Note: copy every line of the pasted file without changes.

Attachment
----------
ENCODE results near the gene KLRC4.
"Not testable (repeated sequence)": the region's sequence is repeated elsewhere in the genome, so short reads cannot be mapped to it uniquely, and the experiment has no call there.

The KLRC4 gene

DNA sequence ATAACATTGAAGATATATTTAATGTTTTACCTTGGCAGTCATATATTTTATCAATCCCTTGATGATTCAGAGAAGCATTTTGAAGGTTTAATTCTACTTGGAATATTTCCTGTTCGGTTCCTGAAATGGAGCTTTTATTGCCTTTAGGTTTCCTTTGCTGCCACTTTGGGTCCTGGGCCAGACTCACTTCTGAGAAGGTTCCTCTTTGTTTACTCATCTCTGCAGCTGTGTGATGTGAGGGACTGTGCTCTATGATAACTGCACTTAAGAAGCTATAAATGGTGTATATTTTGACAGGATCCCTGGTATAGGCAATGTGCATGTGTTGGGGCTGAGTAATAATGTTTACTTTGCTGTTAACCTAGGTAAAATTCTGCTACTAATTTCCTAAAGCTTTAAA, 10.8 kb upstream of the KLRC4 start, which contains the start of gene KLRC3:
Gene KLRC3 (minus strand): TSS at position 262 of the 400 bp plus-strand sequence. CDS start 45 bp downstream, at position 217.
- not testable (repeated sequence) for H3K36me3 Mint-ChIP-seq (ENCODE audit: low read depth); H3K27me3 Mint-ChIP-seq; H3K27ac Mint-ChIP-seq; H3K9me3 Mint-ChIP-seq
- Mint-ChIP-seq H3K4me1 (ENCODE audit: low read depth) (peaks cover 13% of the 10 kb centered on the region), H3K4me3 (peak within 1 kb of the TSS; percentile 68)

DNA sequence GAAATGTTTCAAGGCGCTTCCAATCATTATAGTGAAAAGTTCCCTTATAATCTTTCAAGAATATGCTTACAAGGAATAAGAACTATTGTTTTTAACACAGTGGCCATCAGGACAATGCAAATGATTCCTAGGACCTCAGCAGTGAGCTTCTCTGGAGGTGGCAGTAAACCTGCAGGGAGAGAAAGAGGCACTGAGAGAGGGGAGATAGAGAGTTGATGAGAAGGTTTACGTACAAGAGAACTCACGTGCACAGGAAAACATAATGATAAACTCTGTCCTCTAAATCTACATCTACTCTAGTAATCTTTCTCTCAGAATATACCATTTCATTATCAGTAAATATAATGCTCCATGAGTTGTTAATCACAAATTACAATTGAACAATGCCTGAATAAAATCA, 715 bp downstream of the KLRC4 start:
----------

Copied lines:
ENCODE results near the gene KLRC4.
"Not testable (repeated sequence)": the region's sequence is repeated elsewhere in the genome, so short reads cannot be mapped to it uniquely, and the experiment has no call there.

The KLRC4 gene

DNA sequence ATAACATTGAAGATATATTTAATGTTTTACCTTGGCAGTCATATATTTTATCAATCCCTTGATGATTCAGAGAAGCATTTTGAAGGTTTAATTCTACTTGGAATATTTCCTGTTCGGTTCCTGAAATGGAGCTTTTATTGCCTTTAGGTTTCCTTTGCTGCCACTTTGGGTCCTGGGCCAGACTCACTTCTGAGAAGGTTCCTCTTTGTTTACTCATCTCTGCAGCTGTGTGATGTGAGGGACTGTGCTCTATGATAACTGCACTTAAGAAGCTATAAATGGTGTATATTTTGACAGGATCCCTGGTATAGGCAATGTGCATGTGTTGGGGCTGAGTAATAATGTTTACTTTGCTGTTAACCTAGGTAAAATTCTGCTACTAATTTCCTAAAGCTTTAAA, 10.8 kb upstream of the KLRC4 start, which contains the start of gene KLRC3:
Gene KLRC3 (minus strand): TSS at position 262 of the 400 bp plus-strand sequence. CDS start 45 bp downstream, at position 217.
- not testable (repeated sequence) for H3K36me3 Mint-ChIP-seq (ENCODE audit: low read depth); H3K27me3 Mint-ChIP-seq; H3K27ac Mint-ChIP-seq; H3K9me3 Mint-ChIP-seq
- Mint-ChIP-seq H3K4me1 (ENCODE audit: low read depth) (peaks cover 13% of the 10 kb centered on the region), H3K4me3 (peak within 1 kb of the TSS; percentile 68)

DNA sequence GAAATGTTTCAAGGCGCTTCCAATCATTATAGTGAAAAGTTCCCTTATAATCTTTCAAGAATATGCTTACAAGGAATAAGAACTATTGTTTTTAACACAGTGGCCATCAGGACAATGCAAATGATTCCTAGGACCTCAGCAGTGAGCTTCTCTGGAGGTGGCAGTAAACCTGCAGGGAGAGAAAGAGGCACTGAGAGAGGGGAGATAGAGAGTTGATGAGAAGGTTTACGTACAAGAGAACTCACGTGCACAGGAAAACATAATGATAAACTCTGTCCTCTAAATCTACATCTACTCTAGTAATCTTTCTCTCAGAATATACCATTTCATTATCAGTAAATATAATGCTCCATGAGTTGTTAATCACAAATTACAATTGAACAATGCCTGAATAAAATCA, 715 bp downstream of the KLRC4 start: